Tips and solutions for Irritable Bowel Syndrome

Symptoms of Irritable Bowel

Irritable bowel syndrome (IBS) is a common condition that affects the digestive system. The symptoms tend to come and go, they can last for days, weeks or months at a time. It can be managed with lifestyle, dietary changes, and nutritional support for the digestive system. In a way, you have to be a food detective, or a gut detective to try to determine what is causing your digestive problems.

A common symptom is stomach pain and cramping, which may be relieved by going to the toilet. You might also notice changes in your bowel habits, one minute you are constipated and the next you have diarrhoea. Or you may experience an urgent need to get to the toilet. Some of you have bloating and swelling of your stomach. Excessive wind is common, you may have odour or just noisy wind. Heartburn is a less common symptom.

These symptoms can leave you feeling tired or unwell. They can cause you stress and feeling anxious especially if you have to consider where the nearest toilet is before you even leave the house. This can become a vicious circle as stress can be a contributing factor in you manifesting problems in the first place.

What causes IBS?

Factors that contribute to gut problems include: food intolerances, low levels of good gut bacteria and digestive enzymes, fungal overgrowth, viral infections, or a diet with too many processed foods may all contribute to gut problems. Stress can impact on gut health too. In order to manage IBS you will need to work with any of the above issues that are contributing to the symptoms you are having.

Food isn’t always to blame, but it’s a great place to start. It can be difficult to figure out what foods are causing you problems. A food diary will help as you will notice a pattern forming. Make a couple of columns in your diary, make a column to note how you feel on the day, what time you ate, how you felt after eating, make a not too of the combinations of food too.

Sometimes it could be the cup of tea that you had after the sandwich that is causing the problem. Or, it could be that some days you have too much of the food group and it is the quantity that is causing the problem. For example if you have a wheat cereal, sandwich and finish the day with pasta, that could be more wheat than your body can handle in a day. You could be able to handle one portion per day but not three. Food intolerance is different than allergy, where you will have an immediate life threatening reaction, you must avoid the food. Food intolerance means that something is irritating your gut you may be able to tolerate the food in small amounts but not large. This is where a food diary becomes a useful tool to help you figure out the triggers.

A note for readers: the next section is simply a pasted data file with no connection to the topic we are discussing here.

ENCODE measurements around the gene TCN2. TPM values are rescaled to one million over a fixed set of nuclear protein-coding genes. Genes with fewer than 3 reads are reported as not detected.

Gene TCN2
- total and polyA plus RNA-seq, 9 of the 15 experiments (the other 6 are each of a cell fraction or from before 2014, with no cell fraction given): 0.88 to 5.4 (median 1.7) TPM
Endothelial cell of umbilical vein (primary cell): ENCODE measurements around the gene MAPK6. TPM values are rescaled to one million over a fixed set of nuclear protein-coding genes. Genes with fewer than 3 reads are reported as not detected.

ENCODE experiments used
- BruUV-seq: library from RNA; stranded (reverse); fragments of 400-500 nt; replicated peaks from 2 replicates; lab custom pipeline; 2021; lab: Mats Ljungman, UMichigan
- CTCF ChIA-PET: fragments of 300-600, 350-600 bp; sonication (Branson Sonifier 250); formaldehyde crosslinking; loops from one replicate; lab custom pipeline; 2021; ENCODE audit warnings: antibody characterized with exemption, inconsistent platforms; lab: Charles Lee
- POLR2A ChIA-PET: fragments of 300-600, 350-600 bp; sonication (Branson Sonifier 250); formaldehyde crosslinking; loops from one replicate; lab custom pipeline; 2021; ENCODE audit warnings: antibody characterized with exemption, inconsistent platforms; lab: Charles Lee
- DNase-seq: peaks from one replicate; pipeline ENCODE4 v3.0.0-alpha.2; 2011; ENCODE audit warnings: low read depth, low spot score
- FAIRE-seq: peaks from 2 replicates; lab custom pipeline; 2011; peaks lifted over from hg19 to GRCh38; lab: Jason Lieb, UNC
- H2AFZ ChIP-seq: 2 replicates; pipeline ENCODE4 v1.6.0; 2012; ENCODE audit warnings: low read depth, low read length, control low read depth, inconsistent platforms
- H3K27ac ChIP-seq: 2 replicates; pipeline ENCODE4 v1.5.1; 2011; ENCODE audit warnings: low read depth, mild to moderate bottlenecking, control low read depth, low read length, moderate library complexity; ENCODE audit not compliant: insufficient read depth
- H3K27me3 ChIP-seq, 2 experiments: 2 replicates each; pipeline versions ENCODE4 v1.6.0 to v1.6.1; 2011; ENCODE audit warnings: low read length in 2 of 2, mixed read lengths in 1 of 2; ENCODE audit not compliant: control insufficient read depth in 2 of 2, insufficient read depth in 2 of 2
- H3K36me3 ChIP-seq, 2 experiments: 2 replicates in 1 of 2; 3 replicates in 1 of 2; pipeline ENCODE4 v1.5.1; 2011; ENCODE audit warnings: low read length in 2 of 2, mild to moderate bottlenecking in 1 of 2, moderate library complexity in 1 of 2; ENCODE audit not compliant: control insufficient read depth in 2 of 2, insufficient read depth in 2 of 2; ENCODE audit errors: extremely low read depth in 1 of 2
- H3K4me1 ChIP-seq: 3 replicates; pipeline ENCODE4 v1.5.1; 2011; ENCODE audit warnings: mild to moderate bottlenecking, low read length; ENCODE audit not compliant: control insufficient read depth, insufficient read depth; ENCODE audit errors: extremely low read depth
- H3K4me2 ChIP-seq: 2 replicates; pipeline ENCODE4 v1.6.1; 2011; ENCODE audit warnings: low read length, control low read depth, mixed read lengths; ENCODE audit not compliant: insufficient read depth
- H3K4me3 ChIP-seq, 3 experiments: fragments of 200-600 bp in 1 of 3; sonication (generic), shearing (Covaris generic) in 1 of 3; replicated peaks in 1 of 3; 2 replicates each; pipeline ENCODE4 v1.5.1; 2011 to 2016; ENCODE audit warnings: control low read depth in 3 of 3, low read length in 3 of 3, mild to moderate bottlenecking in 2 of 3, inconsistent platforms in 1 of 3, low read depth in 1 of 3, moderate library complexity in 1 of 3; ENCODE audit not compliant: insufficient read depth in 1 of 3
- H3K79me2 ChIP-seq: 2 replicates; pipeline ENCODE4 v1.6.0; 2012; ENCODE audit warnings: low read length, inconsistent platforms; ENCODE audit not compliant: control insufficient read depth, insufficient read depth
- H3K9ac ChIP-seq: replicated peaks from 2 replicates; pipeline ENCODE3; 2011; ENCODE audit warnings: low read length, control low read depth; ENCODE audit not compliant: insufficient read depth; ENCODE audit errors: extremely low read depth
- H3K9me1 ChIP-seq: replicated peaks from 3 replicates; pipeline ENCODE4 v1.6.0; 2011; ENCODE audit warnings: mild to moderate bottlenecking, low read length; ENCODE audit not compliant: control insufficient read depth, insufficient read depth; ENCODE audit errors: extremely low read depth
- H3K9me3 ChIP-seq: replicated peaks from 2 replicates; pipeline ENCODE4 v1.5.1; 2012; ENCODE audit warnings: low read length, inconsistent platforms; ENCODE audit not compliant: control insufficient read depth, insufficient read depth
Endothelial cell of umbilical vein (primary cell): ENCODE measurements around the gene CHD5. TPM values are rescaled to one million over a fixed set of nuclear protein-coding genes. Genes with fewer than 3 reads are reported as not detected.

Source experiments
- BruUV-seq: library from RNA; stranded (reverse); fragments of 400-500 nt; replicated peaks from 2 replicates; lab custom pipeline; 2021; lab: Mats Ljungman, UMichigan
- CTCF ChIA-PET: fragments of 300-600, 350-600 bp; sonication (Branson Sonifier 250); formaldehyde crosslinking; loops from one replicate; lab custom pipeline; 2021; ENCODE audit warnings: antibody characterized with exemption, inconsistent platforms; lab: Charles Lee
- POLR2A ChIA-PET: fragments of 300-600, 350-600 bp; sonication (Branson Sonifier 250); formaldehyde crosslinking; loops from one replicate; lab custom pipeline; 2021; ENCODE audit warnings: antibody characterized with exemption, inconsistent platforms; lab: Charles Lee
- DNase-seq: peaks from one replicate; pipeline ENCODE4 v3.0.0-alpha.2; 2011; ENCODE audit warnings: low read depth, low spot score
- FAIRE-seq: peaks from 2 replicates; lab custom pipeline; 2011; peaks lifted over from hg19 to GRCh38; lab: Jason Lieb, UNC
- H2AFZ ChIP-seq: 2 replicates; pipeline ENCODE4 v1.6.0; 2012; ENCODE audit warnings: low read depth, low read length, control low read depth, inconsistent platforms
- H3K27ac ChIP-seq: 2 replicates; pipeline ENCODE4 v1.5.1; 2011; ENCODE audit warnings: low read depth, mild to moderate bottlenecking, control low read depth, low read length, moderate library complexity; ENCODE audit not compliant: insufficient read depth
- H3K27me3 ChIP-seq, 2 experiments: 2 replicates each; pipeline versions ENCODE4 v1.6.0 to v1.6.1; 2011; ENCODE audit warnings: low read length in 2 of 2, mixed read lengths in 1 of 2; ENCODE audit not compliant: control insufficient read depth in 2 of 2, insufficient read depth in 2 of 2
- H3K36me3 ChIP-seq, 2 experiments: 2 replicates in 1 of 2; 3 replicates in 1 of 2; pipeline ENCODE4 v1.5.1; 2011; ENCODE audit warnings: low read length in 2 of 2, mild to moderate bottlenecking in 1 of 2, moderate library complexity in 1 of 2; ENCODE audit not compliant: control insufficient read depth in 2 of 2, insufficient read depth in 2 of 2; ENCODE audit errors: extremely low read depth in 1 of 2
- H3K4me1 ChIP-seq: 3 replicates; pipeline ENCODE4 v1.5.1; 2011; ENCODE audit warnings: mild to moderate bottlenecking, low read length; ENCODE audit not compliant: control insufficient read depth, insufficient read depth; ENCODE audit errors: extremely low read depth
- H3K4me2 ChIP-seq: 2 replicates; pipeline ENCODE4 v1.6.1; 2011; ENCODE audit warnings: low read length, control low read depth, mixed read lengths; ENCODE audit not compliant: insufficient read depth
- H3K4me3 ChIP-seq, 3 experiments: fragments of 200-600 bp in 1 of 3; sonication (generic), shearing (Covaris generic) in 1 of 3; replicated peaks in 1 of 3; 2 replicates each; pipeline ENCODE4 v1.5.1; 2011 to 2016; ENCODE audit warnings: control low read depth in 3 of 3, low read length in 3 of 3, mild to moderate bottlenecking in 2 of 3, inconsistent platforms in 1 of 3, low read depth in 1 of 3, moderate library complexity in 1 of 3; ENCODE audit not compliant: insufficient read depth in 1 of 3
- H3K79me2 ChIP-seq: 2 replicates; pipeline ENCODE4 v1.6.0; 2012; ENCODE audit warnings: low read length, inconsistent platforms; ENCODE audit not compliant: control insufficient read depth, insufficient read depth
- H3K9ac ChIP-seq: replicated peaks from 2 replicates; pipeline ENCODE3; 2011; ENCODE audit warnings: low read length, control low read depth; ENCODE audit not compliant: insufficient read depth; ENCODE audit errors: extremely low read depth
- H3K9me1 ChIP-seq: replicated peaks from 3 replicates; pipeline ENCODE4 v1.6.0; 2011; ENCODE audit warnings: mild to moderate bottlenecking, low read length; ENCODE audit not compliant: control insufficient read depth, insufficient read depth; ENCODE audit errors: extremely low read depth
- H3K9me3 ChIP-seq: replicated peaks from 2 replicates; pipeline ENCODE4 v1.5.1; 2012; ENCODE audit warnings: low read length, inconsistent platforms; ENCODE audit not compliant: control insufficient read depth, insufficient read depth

Try leaving out the suspect food to see if it will make a difference. It could be any food but wheat, dairy, yeast, and sugar are common triggers. But over the years I have seen people where tea, chocolate, or lettuce have been triggers for IBS. It could be any food or any combination of food. If stress is the trigger, relaxation, meditation, walking, exercise or supplementing with extra magnesium may help.

Foods to eat

A homemade diet is the best way to go but not easy to achieve every day. Do the best you can to stay away from processed foods. Take a look at the ingredient list on the food you are buying and choose the ones with the leas amount of food additives, colours, artificial flavours, MSG or aspartame, this will be helpful. Add flax or chia seeds to cereal, yoghurt, breads or soup, they can be used to help improve normal bowel function. Many people report better bowel function with these added to their diet. Kimchi, sauerkraut, natural yoghurt or kefir are fermented foods that are great to support good gut flora. Apple cider vinegar can help metabolism and digestion, add one teaspoon to a glass of water and sip with the main meal. Peppermint tea is great to help relieve bloating and the sense of feeling full.

IBS has a wide variety of symptoms and causes; the good news is that most people learn to manage their symptoms. This may be achieved with a combination of dietary and lifestyle changes, working with a nutritional therapist, or taking dietary supplements to support gut health. It takes time and a bit of playing the detective. We are here to help guide you through the many supplements that can support gut health. Email, phone, or visit us for more information.

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